Boston Colloquium for Philosophy of Science

2013–2014
54th Annual Program

Download the 54th Annual Program

BCPS 2013-14 poster

The Alfred I. Tauber Forum

Evolutionary Explanations of Morality

Co-sponsored by the Boston University Center for the Humanities
Friday, September 27, 2013
1–6 p.m.
Barristers Hall, BU School of Law
765 Commonwealth Avenue

Event Flyer - 09.27.13

Ethics as a Human Project

Philip Kitcher Philosophy, Columbia University

Morality Did Not Evolve

Edouard Machery History and Philosophy of Science, University of Pittsburgh

The Limits of Evolutionary Explanations of Morality

Russell Powell Philosophy, Boston University

Why Evolution Doesn’t Debunk Ethical Realism

William FitzPatrick Philosophy, University of Rochester

Strategic Morality

Robert Kurzban Psychology, University of Pennsylvania

The Robert S. Cohen Forum: Contemporary Issues in Science Studies

Time in Cosmology

Friday, October 18, 2013
1–5 p.m.
The Castle
225 Bay State Road

Event Flyer - 10.18.13

Time and Law in Cosmology

Lee Smolin Perimeter Institute for Theoretical Physics

| mp3 | Lecture Slides

Realism without Reification: How to Believe in Becoming

Jenann Ismael Philosophy, University of Arizona

| mp3 | Lecture Slides

A Universe in which Everything Changes Sooner or Later

Roberto Mangabeira Unger Law School, Harvard University

| mp3

Cosmological Laws without Real Time

Chris Smeenk Philosophy, University of Western Ontario

| mp3 | Lecture Slides

Joint Meeting with History of Science Society

Science in the Streets: Public Engagement Then and Now

Thursday, November 21, 2013
3–6 p.m.
Boston Convention and Exhibition Center, Room 253C
415 Summer Street
Boston, Massachusetts
*Please note the change in location.

SciSts Flyer - 11.21.13

This session will consist of two panel discussions exploring innovative ways of connecting citizens with science, and how the history of science can inform and enrich these efforts.

Panel I: Science and Spectacle

  • Science Festivals and the Changing Culture of Science Engagement

    John Durant Director of the MIT Museum and Executive Director of the Cambridge Science Festival

  • History of Science Through Comedy

    Brian Malow Science Comedian

    David Kaiser MIT

  • Carving Story out of Science: On Stage and On Air

    Ari Daniel Story Collider and Freelance Writer

  • Panel discussion on current initiatives as well as historical cases such as the “shocking” public spectacles of itinerant electrical showmen and Benjamin Franklin, the history of automata and court entertainment, and showmanship and dinosaur bones in the history of American paleontology. Panelists include historians of science Gerardo Aldana, Oliver Hochadel, and Heidi Voskuhl.

Panel II: Crowdsourcing Science: Science by the People?

  • Crowdsourcing at the Smithsonian: From 1849 Weather Observers to Today’s Encyclopedia of Life

    Pamela Henson Director of the Institutional History Division, Smithsonian Institution Archives

  • Life, Liberty, and the Pursuit of Data: From Whewell’s “Subordinate Labourers” to Maury’s Seafarers

    Caren Cooper Cornell Lab of Ornithology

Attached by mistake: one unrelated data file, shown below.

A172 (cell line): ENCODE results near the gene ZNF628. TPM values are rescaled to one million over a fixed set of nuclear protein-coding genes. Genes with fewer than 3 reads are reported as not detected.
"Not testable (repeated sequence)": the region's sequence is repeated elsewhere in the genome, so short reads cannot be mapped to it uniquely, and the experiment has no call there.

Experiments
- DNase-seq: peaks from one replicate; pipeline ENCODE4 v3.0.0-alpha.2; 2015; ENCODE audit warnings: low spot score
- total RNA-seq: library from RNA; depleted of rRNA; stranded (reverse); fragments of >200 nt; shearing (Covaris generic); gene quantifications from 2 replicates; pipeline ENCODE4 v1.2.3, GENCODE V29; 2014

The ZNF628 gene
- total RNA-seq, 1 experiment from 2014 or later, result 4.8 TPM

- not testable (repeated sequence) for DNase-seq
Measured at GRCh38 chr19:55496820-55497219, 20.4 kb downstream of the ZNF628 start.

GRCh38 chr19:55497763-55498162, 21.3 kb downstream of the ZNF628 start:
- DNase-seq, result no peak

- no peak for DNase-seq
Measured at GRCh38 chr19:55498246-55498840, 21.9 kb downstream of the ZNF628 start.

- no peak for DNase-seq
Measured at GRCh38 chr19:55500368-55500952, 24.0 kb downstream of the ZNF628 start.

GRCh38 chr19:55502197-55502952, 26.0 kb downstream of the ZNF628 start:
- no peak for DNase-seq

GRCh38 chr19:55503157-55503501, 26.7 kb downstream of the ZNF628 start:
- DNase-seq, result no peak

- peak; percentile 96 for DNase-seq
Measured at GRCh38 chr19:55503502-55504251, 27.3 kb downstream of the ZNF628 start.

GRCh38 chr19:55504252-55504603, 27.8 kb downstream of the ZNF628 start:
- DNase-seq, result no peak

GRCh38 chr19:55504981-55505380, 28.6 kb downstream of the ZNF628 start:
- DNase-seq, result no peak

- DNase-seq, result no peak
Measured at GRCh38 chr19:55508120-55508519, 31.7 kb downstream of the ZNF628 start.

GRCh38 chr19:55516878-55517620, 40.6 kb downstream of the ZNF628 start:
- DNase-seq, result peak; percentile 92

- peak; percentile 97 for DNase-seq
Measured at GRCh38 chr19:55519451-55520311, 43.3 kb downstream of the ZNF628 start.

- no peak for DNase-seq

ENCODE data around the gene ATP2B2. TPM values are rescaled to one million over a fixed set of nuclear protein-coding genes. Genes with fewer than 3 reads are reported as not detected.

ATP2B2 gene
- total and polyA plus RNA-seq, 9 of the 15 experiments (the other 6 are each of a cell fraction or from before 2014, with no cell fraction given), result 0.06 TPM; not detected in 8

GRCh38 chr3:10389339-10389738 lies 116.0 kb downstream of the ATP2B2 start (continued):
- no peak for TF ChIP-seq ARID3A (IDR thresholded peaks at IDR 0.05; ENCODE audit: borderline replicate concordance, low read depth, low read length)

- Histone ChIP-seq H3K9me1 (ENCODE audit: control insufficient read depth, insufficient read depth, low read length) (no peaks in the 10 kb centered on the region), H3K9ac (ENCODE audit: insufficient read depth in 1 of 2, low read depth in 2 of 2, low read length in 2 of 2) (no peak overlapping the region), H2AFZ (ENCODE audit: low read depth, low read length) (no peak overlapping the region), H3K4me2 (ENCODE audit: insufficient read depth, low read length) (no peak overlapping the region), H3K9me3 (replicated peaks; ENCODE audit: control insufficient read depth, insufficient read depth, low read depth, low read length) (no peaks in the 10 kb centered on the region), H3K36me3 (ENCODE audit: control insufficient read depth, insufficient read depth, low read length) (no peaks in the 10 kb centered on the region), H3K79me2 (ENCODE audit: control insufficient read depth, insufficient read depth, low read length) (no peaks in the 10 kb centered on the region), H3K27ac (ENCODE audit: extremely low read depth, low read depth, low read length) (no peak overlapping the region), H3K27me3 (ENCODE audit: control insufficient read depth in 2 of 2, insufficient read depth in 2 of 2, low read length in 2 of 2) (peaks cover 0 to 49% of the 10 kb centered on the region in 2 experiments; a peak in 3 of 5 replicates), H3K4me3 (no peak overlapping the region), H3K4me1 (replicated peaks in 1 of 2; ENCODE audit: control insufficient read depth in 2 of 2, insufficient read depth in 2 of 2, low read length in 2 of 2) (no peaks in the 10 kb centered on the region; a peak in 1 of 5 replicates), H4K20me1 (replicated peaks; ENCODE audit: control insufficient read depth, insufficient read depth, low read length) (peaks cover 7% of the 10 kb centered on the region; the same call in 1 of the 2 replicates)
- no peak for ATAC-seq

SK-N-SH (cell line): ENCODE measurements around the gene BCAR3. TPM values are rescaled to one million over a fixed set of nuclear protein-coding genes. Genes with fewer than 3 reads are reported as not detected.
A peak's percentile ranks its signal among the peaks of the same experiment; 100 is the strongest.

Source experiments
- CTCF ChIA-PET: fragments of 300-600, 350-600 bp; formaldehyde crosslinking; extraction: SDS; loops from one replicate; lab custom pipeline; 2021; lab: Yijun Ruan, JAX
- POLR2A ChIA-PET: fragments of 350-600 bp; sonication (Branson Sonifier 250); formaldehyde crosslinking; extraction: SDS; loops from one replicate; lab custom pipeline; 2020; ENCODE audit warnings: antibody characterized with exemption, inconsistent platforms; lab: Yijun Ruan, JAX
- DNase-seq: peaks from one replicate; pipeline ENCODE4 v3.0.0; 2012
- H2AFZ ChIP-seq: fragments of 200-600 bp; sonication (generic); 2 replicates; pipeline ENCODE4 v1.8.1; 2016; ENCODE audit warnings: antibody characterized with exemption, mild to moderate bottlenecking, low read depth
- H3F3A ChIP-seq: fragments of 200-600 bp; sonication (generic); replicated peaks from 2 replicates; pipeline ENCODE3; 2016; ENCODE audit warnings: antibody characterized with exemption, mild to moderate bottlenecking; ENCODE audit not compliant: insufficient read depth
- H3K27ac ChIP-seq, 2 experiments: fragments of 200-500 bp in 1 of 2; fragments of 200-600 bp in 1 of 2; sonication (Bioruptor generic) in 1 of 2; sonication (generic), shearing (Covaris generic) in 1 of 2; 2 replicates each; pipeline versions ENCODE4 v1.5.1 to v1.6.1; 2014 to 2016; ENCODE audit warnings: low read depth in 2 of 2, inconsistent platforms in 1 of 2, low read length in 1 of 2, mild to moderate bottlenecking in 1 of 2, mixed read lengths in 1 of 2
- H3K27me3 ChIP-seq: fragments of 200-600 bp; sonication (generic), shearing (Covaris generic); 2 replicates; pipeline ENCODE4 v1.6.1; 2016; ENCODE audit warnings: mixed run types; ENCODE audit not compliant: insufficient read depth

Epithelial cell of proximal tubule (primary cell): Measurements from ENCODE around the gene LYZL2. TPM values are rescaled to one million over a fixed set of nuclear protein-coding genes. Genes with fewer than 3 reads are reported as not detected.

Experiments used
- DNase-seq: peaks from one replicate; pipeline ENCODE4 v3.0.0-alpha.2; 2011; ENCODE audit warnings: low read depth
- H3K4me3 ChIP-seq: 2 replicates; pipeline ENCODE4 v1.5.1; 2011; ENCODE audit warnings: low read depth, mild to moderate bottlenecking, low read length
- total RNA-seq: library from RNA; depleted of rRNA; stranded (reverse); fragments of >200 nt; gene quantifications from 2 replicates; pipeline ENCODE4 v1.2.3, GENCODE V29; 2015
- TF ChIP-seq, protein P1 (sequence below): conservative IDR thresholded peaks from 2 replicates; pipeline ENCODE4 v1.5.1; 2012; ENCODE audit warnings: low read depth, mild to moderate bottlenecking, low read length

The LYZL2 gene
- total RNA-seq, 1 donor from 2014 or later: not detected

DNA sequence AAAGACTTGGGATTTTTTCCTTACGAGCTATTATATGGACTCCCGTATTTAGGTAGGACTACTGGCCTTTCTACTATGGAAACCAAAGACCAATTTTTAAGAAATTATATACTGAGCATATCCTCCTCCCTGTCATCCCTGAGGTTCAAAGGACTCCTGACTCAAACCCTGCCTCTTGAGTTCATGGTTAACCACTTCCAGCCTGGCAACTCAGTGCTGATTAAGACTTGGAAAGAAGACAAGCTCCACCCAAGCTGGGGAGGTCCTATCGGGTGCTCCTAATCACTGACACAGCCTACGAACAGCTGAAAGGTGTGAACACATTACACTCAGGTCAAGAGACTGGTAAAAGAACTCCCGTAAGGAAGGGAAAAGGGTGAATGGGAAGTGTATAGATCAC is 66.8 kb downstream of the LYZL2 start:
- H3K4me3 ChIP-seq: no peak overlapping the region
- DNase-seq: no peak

• The Zooniverse at Your Fingertips

    Lucy Fortson School of Physics and Astronomy, University of Minnesota, Citizen Science Alliance

  • Panel discussion on current initiatives such as Foldit as well as historical cases such as networks of human earthquake observers and crowdsourcing in the history of astronomy. Panelists include historians of science Deborah Coen, Leandra Swanner, and Lukas Rieppel.

QUESTIONS TO BE EXPLORED INCLUDE: What are some of the new creative initiatives to engage the public in science? Do these initiatives have a historical precedent? How has the relationship between “science” and “the public” changed over time? Why do citizens become involved in crowdsourcing? Is crowdsourcing a democratization of science or exploitative? What are the goals of engaging the public in science? How can historians of science contribute to efforts in public engagement?

Revisiting the Foundations of Statistics in the Era of Big Data: Scaling Up to Meet the Challenge

Cosponsored by the Department of Mathematics & Statistics at Boston University.
Friday, February 21, 2014
10 a.m. – 5:30 p.m.
Photonics Center, 9th Floor Colloquium Room (Rm 906)
8 St. Mary’s Street

Foundations of Stats Flyer - 02.21.14

10 a.m.–noon

  • Computational Challenges in Genomic Medicine

    Jill Mesirov Computational Biology and Bioinformatics, Broad Institute

  • Selection, Significance, and Signification: Issues in High Energy Physics

    Kent Staley Philosophy, Saint Louis University

    Lecture Slides

1:30–5:30 p.m.

  • Multi-Resolution Inference: An Engineering (Engineered?) Foundation of Statistical Inference

    Xiao-Li Meng Statistics, Harvard University

    | mp3 | Lecture Slides

  • Is the Philosophy of Probabilism an Obstacle to Statistical Fraud Busting?

    Deborah Mayo Philosophy, Virginia Tech

    | mp3 | Lecture Slides

  • Targeted Learning from Big Data

    Mark van der Laan Biostatistics and Statistics, UC Berkeley

    | mp3 | Lecture Slides

  • Panel Discussion

    Participants included: Kent Staley, Deborah Mayo, Xiao-Li Meng, and Mark van der Laan

    | mp3

Epistemic Injustice in Science

Friday, April 4, 2014
1–5 p.m.
Center for Student Services, Room 545
100 Bay State Road

Epistemic Injustic Flyer

Varieties of Testimonial Injustice

Miranda Fricker Philosophy, University of Sheffield

Epistemic Injustice and Responsible Trust in Science

Heidi Grasswick Philosophy, Middlebury College

Hermeneutical Injustice and Agnotology in Science

Miriam Solomon Philosophy, Temple University

Race, Gender and Neutral Science

Evelynn Hammonds History of Science and African-American Studies, Harvard University